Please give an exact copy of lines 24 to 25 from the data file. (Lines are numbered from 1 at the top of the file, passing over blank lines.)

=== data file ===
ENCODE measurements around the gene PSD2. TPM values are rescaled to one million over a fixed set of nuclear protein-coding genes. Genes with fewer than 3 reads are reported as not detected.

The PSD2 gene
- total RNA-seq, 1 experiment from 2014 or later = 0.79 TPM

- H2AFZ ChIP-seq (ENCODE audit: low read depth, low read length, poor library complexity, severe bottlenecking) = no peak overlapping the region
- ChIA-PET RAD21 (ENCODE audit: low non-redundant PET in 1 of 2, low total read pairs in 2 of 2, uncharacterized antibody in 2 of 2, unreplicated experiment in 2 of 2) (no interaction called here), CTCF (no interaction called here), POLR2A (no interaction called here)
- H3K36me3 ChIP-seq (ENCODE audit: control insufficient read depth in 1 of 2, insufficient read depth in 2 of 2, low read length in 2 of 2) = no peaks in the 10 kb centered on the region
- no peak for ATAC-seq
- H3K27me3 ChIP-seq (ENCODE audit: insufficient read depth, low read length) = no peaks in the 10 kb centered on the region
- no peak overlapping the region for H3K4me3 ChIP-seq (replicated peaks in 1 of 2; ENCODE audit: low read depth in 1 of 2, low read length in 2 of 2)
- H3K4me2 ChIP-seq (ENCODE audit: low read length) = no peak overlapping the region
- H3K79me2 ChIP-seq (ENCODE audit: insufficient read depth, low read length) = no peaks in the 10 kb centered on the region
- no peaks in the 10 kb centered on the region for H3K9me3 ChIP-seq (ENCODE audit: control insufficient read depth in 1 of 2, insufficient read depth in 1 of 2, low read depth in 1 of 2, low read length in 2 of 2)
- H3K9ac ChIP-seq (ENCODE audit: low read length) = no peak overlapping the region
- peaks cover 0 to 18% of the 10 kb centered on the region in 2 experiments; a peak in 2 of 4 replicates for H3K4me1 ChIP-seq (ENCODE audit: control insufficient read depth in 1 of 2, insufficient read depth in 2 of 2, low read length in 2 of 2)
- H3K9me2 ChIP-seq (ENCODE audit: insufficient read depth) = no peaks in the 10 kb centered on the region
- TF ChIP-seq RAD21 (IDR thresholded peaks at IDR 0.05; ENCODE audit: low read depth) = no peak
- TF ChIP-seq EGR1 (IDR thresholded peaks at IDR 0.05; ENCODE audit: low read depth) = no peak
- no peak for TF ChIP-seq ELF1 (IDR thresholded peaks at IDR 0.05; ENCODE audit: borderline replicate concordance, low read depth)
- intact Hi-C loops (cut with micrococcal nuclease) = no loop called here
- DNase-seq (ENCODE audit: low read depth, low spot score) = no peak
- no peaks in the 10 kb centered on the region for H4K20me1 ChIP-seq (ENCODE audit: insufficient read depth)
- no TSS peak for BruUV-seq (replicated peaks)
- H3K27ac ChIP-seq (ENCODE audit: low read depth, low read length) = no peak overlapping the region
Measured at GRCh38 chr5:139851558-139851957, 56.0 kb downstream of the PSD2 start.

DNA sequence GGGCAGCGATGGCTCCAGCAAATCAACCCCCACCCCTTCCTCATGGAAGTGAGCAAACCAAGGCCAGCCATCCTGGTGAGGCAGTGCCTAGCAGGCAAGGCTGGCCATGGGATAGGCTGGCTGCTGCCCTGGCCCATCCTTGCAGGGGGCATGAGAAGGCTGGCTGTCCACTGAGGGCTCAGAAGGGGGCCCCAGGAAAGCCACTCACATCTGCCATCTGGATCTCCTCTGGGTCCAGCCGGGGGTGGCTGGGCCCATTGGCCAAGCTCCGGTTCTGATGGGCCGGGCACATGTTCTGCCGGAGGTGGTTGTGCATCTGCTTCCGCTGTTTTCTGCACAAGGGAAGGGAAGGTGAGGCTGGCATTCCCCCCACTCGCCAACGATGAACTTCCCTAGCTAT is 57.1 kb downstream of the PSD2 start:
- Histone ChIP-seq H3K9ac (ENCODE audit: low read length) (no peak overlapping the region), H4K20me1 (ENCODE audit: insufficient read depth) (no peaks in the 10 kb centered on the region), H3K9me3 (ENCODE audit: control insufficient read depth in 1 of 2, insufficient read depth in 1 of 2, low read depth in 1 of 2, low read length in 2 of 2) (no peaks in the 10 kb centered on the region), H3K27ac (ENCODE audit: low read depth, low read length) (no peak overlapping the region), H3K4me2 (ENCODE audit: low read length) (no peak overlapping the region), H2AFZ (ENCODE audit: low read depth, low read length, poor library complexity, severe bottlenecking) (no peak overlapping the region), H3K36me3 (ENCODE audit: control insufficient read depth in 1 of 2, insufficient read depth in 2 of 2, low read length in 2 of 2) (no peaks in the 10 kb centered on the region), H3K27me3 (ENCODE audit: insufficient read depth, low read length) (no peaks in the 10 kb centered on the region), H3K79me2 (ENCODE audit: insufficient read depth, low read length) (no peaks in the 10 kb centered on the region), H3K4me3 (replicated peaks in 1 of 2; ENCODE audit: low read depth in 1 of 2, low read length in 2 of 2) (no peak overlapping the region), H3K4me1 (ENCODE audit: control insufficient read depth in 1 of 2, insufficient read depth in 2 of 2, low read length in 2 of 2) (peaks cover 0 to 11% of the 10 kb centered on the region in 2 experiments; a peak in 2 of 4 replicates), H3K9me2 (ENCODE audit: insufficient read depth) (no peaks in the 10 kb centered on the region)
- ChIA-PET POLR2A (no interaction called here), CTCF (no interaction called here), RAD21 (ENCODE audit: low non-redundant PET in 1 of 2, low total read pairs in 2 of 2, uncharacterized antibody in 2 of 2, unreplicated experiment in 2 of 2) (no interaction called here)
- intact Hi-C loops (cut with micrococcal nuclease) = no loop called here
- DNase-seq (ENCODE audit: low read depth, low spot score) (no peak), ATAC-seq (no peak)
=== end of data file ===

Measured at GRCh38 chr5:139851558-139851957, 56.0 kb downstream of the PSD2 start.

DNA sequence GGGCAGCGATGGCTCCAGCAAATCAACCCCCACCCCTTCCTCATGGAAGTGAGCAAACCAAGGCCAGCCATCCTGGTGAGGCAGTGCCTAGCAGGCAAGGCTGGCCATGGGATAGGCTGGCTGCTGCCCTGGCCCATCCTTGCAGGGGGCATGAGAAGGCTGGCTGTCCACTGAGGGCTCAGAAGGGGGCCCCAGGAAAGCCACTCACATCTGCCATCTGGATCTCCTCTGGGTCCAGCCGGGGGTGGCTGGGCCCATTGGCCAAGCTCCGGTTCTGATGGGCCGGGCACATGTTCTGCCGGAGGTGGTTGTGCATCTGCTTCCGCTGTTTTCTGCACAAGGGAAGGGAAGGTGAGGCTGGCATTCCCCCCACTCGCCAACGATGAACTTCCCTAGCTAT is 57.1 kb downstream of the PSD2 start: